Many therapeutic approaches and counselling ideas are based on setting particular age ranges within which we experience aspects of our development, such as stages in childhood, moving on, moving in, moving out and growing old. While these provide helpful guidelines, life is not quite so simple or accommodating. Society provides us with rules about when we have to go to school, when we can get married, when we can drink alcohol, and many other markers through our lives but we also have to recognise that the changing nature of life as we age and mature is an individual and unique experience, even if we live according to social, cultural or religious rules and within legal requirements. This is partly due to the fact that as we move through the 21st century, societies’ views on personal development are in a state of fluidity and change.
An inescapable aspect of moving through life is loss. Loss of our innocence, loss of our youth, becoming or not becoming a parent and/or guardian, losing a loved one. We all know on a matter-of-fact basis that life changes but we don’t discuss loss and we especially avoid talking about death. This isn’t necessarily a surprise, death can be difficult to accept or too upsetting to have open conversations about. We can first encounter the natural order of life in our youth when, for example, we are very young and older relatives pass away. It is almost as though we are ‘programmed’ not to really comprehend this at a young age. However, should the ‘unnatural’ happen such as someone passing away prematurely, like a parent or a friend or even a child, these experiences can be very, very difficult to absorb and come to terms with.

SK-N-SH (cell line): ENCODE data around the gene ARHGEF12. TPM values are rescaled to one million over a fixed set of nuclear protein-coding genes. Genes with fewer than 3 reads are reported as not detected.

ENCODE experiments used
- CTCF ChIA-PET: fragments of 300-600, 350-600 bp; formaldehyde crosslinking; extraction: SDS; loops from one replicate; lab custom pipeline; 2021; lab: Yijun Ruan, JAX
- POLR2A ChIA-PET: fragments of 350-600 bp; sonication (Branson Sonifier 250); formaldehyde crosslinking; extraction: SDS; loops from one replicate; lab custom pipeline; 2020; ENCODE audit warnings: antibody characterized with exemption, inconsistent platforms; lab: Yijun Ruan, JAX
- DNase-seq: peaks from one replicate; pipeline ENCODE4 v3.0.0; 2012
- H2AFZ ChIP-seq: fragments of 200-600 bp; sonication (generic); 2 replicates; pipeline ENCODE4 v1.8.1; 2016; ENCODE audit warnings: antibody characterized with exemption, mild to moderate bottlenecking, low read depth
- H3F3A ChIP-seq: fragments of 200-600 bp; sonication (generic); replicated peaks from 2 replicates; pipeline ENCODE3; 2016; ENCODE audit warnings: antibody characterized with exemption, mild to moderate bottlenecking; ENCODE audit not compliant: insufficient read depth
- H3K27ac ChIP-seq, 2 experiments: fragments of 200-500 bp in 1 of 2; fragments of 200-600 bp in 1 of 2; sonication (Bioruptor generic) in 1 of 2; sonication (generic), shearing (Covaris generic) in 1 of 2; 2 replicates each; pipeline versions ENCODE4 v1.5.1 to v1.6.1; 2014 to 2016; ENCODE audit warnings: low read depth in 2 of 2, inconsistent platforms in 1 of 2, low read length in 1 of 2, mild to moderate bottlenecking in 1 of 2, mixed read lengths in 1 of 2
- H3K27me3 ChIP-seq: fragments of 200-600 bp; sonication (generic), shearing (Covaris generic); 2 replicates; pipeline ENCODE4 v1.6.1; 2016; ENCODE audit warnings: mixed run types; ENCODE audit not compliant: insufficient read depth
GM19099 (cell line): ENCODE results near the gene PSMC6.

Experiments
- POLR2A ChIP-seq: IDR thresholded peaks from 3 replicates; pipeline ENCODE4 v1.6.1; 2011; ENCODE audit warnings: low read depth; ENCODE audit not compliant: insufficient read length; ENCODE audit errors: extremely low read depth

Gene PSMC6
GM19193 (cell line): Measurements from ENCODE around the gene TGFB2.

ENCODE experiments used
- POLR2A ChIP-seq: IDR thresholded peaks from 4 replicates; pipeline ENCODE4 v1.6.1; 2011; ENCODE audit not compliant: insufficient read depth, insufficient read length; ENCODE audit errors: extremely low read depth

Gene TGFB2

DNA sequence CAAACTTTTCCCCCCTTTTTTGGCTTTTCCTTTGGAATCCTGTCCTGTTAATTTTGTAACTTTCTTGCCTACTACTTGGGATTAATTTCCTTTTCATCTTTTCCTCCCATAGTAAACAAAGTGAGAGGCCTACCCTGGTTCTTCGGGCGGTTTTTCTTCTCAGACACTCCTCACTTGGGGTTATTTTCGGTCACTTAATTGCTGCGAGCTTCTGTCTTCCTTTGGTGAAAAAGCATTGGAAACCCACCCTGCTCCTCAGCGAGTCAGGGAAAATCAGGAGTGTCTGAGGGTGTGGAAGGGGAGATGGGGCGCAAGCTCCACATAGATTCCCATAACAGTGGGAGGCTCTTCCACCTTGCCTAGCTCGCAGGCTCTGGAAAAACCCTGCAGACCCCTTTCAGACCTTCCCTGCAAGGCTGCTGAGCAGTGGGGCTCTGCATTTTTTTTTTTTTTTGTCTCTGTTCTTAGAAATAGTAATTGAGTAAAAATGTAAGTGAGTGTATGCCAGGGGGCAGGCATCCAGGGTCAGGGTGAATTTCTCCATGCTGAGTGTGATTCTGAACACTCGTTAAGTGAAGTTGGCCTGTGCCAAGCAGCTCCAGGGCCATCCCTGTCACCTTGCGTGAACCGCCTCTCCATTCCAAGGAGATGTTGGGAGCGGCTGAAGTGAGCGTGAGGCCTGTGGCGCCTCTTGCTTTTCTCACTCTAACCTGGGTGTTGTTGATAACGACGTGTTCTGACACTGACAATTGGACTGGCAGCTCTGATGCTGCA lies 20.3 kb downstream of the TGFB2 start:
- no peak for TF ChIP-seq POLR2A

At EASE Wellbeing, we see life transitions and development through stages of life as a real part of who we are in the here and now. In other words, the past and the future impact how we are in the present, we appreciate that how we go through life is not only shaped by where we came from but also where we are going. While we can accept that our lives are not infinite and that time is limited, we do not know when we will no longer be here. This can lead to living life in a reckless way that doesn’t value our mortality or being constricted in a way that becomes over protective.
For many clients we have found that the work in counselling and therapy allows for the temporary and changing nature of our journey through life to be embraced as opportunities for growth as well as accepting that loss must happen as part of the ever changing processes of life.